Woman Died Due to Extreme Heat From Bedbug Treatment, Negligence Lawsuit Claims

Janissa Delzo

An 82-year-old woman's family who claims a bedbug extermination treatment killed her is suing the pest control company as well as the owners of the Houston apartment complex in which the woman resided.

Bedbugs are typically killed with a combination of aerosol spray and heat treatment. The latter is what Elizabeth Ashbaugh’s family said caused the temperature in her apartment to rise to a scorching 139 degrees and ultimately kill her, they wrote in a negligence lawsuit filed in Harris County on Tuesday, the Houston Chronicle reported.

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They alleged that the extreme heat caused hyperthermia, which is when the body goes to an abnormally high temperature and can no longer function properly—a problem which is especially risky for older adults, according to the National Institute on Aging.

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A bedbug detection device is displayed at the Bed Bug University North American Summit 2010 on September 22, 2010, in Rosemont, Illinois. The two-day conference of bedbug experts and pest control workers featured seminars from researchers and vendors displaying the latest products focused on bedbug detection, elimination and prevention. Brian Kersey/Getty Images

Elizabeth and her husband, William Ashbaugh, weren’t home when Certified Termite and Pest Control company treated their apartment in July 2017. Shortly after the company finished, however, the couple re-entered their house, and both began to lose consciousness.

“An ambulance had to be called and both Elizabeth and William were rushed to the hospital. That evening...Elizabeth Ashbaugh passed away,” according to the lawsuit.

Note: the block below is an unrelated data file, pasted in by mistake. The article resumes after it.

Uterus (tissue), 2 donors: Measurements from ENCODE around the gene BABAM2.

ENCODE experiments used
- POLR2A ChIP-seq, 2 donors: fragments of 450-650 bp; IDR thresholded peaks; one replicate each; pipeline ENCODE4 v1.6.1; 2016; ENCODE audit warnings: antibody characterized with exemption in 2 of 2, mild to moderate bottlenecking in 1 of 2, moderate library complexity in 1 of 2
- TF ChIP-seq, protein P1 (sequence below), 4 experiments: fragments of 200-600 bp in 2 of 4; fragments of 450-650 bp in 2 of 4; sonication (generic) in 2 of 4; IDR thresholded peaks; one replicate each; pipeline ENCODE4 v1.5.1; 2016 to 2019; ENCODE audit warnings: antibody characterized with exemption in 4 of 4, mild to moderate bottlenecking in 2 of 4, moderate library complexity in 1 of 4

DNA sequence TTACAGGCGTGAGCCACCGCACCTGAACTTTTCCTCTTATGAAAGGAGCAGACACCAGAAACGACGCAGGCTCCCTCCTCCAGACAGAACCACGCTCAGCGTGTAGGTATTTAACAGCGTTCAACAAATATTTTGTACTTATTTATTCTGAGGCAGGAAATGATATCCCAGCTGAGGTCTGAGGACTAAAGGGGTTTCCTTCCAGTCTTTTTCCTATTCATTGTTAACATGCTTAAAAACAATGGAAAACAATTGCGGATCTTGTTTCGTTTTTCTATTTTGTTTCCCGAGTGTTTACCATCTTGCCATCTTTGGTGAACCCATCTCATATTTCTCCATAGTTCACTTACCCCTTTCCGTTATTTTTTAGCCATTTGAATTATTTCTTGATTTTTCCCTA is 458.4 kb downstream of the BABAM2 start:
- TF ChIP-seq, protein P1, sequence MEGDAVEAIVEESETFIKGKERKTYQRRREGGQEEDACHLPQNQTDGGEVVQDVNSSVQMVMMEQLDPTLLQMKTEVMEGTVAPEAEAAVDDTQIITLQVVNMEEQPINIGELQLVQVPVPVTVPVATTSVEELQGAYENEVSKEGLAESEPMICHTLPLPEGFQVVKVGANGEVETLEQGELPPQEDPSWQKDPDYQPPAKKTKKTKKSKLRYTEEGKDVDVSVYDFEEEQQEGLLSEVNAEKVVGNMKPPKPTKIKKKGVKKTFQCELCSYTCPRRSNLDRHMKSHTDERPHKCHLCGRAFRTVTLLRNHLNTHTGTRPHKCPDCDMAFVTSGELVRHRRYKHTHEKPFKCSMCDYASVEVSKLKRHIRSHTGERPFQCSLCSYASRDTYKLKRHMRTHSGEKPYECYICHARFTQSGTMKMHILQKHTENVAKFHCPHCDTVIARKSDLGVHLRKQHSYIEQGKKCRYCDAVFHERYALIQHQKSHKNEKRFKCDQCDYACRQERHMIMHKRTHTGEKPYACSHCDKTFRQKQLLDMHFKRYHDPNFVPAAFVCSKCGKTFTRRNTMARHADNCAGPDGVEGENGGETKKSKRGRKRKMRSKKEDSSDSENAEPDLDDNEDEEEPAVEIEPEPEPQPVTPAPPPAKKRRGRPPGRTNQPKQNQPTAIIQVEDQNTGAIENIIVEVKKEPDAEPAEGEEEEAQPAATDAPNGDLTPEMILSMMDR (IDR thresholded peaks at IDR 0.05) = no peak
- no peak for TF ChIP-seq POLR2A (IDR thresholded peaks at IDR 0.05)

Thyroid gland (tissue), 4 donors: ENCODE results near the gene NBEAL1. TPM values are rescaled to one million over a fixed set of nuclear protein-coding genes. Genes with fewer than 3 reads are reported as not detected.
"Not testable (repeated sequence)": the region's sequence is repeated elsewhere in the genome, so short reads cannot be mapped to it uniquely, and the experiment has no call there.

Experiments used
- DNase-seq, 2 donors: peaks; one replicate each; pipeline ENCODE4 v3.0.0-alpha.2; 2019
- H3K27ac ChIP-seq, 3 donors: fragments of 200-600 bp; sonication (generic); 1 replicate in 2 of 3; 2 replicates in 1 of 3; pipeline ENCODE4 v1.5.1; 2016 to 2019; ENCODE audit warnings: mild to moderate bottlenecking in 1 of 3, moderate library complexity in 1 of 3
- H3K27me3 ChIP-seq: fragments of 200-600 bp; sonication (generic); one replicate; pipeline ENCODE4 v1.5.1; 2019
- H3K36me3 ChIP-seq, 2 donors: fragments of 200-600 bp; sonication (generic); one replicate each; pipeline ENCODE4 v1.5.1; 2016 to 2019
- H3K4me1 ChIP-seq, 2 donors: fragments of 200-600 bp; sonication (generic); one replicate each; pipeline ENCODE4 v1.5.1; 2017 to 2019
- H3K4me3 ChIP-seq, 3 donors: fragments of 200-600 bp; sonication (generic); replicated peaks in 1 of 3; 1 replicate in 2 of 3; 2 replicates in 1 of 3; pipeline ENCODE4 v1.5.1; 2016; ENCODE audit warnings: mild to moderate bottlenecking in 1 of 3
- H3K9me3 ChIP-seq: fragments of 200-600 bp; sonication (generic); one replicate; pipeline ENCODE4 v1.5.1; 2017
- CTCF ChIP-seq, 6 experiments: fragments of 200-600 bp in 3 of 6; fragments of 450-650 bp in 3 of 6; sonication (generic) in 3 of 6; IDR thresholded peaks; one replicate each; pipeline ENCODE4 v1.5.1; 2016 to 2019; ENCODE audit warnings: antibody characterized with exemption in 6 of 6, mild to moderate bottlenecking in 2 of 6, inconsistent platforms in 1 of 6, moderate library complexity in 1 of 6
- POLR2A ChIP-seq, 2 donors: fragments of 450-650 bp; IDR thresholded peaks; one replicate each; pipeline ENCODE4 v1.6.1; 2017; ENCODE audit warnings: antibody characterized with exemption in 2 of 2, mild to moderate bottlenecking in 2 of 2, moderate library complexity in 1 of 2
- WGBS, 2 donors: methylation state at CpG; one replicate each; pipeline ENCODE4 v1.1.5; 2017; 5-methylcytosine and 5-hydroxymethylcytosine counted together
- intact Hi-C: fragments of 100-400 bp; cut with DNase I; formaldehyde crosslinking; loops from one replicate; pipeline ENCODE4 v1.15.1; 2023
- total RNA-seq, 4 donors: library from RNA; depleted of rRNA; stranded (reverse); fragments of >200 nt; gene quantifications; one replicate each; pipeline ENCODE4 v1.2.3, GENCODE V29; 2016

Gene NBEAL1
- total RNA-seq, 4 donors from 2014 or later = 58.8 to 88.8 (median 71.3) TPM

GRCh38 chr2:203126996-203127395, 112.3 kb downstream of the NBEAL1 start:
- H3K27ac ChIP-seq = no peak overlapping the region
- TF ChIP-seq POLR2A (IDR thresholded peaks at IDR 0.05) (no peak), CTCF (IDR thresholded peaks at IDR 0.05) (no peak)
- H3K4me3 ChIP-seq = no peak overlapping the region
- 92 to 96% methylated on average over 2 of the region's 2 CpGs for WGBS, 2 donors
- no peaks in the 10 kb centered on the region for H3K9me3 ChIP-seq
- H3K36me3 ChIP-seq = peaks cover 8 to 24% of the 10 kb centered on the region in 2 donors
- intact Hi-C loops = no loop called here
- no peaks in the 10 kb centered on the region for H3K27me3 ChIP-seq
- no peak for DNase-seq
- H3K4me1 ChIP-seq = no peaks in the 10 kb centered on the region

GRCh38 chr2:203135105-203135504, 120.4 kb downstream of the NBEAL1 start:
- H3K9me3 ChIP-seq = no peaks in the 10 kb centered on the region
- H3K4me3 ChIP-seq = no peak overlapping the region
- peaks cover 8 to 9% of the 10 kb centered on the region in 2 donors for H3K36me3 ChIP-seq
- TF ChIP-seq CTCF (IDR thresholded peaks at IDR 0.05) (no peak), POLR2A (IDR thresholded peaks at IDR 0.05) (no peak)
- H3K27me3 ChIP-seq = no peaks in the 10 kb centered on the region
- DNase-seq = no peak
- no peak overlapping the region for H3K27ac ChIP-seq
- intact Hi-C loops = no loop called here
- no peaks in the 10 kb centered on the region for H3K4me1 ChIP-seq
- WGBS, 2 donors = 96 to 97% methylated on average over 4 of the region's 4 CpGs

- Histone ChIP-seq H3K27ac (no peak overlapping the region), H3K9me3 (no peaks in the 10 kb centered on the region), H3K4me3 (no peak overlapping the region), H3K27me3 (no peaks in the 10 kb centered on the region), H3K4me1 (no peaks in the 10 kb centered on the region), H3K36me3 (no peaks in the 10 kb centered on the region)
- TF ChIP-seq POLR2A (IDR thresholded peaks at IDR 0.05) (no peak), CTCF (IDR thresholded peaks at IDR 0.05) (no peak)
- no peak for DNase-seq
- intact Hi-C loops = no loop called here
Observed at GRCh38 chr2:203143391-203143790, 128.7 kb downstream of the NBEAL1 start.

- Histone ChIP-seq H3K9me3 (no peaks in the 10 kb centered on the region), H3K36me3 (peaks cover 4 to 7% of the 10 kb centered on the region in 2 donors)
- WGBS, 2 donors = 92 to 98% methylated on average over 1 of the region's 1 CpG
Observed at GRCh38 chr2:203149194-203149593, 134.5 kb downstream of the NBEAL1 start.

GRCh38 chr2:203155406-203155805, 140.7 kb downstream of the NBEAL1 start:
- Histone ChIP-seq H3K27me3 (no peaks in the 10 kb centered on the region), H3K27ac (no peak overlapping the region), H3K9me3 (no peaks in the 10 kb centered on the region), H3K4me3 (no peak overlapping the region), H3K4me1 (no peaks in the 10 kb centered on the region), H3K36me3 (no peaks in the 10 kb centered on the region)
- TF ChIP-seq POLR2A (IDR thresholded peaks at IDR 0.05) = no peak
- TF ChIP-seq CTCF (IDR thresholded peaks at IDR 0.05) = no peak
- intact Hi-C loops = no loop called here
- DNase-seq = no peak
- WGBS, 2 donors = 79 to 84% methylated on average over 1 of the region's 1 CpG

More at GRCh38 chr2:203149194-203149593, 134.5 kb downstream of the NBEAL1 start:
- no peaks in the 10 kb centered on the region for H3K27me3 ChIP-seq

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Furthermore, they stated, the owners of the Laurel Point Senior Apartments and the pest company didn’t consider the couple’s safety and failed to make them aware of when it would be safe to re-enter their home.

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During a heat treatment, the temperature must be raised to at least 118 degrees Fahrenheit for 90 minutes in order to effectively kill the bugs, according to the University of Minnesota. If the temperature is raised just several degrees higher, the bugs and their eggs will immediately die. It’s unclear whether the home was still being treated when the Ashbaughs entered, but typically the process takes at least six hours.

This isn’t the first case of a bedbug treatment gone wrong. A number of house fires in the U.S. and Canada were caused by heat treatments. Most recently, a woman tried to kill the pesky bugs using a do-it-yourself alcohol treatment and caused her multifamily home to become engulfed in flames, the Cincinnati Enquirer reported. Three people had to be taken to the hospital, and 10 people in total were displaced. 

This article was first written by Newsweek

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